Alexander Newton 1894
ALEXANDER NEWTON, barque : On June 18, 1894, the barque was totally wrecked on Portland Island, off Mahia Peninsula, the master and two of the crew being drowned. The vessel sailed from Port Stephen on May 31, bound for Napier with a cargo of piles. At midnight on June 14 she rounded Cape Palliser, and at daylight on June 17 Bare Island bore NW., 10 miles distant. The weather then became thick, and the SSE. wind freshened to a violent gale, with a heavy sea. Just before midday on the 18th, when the weather cleared, those on board found that the ship was close in on a lee shore, and that the barque was sagging down on the rocks, with heavy seas breaking over her. A few minutes afterwards the Alexander Newton struck and immediately began to break up. All hands, with the exception of three, succeeded in reaching the fore part of the vessel. They dropped from the jibboom into the sea and were washed up on the rocks.
When the survivors were counted it was found that the captain, the cook, and an able seaman had not reached the shore. The master, Captain John Harwood, was at the wheel when the barque struck, and the sea lifted him and the wheel, dashing him against the wheelhouse. Another sea then caught him and hurled him back on the companionway, and he was washed overboard. Three of those saved walked to the lighthouse at the other end of the island, while the others made their way to a deserted Maori whare on the beach, and waited there until they were taken to the lighthouse. The barque was leaking freely before she struck, and the crew were exhausted through working at the pumps. The vessel struck on a rocky reef, about 200 yards from the beach of the island, and was reduced to matchwood in a very short time.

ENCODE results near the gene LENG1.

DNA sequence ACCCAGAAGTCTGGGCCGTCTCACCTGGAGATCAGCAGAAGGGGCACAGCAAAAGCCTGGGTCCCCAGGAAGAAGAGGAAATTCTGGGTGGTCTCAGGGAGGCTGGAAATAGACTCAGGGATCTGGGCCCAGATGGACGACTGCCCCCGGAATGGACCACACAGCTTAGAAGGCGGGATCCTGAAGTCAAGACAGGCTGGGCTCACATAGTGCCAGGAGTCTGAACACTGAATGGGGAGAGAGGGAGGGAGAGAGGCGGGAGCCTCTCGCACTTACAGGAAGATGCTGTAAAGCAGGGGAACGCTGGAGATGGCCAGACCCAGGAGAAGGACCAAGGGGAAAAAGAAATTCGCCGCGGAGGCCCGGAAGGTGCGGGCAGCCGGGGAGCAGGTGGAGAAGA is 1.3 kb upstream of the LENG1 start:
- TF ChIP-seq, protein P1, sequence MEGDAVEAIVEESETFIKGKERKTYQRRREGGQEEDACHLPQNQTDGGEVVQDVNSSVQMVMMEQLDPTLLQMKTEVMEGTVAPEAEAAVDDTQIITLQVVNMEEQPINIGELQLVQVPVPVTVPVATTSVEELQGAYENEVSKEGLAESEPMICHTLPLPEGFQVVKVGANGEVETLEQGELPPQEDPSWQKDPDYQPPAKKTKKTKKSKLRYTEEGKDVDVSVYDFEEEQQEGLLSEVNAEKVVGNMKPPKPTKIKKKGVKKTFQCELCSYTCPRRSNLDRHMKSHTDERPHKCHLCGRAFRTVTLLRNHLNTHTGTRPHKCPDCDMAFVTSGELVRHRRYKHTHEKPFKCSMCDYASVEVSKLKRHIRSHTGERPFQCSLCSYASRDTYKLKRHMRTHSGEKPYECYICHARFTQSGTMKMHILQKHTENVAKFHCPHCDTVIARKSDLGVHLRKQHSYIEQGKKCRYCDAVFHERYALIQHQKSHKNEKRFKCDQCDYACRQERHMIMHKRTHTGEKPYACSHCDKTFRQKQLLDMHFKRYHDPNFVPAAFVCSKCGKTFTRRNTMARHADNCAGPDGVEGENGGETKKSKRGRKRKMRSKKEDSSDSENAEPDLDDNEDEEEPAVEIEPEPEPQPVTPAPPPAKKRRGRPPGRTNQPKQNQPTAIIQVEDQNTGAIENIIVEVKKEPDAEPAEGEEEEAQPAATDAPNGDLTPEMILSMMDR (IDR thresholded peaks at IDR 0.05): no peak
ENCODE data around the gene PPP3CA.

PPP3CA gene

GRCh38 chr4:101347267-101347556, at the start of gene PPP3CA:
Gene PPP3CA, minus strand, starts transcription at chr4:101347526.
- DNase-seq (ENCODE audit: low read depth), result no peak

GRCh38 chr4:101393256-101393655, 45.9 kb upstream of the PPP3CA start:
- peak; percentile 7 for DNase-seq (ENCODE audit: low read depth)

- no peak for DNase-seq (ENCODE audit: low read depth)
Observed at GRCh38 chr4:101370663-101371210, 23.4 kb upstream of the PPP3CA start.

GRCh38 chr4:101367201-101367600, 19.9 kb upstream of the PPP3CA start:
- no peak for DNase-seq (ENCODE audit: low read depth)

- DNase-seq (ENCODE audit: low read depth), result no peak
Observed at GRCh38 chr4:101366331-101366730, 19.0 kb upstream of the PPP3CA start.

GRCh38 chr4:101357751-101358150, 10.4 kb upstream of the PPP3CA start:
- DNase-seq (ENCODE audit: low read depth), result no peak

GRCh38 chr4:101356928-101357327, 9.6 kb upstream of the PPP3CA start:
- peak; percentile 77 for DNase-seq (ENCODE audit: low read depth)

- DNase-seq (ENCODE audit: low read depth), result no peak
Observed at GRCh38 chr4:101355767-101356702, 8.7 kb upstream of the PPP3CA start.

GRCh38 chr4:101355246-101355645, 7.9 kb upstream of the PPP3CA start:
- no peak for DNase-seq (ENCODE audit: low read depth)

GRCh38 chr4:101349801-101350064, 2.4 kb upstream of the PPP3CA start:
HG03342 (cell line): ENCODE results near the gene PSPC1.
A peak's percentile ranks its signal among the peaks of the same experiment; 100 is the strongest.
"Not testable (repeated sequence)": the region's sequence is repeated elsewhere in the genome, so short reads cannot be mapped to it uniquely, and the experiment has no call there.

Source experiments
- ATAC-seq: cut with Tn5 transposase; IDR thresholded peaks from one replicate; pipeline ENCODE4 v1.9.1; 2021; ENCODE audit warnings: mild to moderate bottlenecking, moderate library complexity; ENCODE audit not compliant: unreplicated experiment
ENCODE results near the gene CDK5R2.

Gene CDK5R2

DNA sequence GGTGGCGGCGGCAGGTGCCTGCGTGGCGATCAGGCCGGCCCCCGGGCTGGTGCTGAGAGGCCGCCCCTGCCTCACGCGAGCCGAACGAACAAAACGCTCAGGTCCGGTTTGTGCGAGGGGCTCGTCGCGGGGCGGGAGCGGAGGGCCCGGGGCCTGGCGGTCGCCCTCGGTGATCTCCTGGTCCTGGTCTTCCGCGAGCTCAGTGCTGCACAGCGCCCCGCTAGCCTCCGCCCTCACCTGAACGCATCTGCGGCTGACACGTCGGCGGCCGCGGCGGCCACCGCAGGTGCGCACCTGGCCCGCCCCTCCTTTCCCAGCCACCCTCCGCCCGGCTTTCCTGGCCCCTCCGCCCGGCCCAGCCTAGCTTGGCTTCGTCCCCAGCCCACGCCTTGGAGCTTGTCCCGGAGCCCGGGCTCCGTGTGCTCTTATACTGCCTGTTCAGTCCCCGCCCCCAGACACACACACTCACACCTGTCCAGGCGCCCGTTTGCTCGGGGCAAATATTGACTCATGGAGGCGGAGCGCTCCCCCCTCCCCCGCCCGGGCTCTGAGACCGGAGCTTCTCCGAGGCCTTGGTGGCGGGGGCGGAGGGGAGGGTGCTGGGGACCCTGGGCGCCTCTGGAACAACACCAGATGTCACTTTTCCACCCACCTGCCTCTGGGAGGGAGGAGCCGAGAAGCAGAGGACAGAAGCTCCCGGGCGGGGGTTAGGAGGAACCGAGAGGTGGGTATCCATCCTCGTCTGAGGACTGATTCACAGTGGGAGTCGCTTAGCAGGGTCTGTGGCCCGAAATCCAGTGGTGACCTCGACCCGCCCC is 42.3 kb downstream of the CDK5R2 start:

When the crew visited the scene of the wreck an hour or two later not a vestige of the barque remained, except the windlass and cables. On the morning of June 20 the steamer Poherau was signalled and her master informed of the disaster. The vessel steamed round to the western end of the island and lowered a boat, which brought off the survivors, who reached Auckland on June 22. The barque carried a crew of nine.
The Alexander Newton, No. 73,360, was a wooden barque of 309 tons register, built at Manning River, N.S.W., in 1876, and her dimensions were : length 151.8 ft., beam 25.5 ft., depth 12 ft. She was insured for Â£1,500.
(New Zealand Shipwrecks, Beckett Books Ltd, 1990)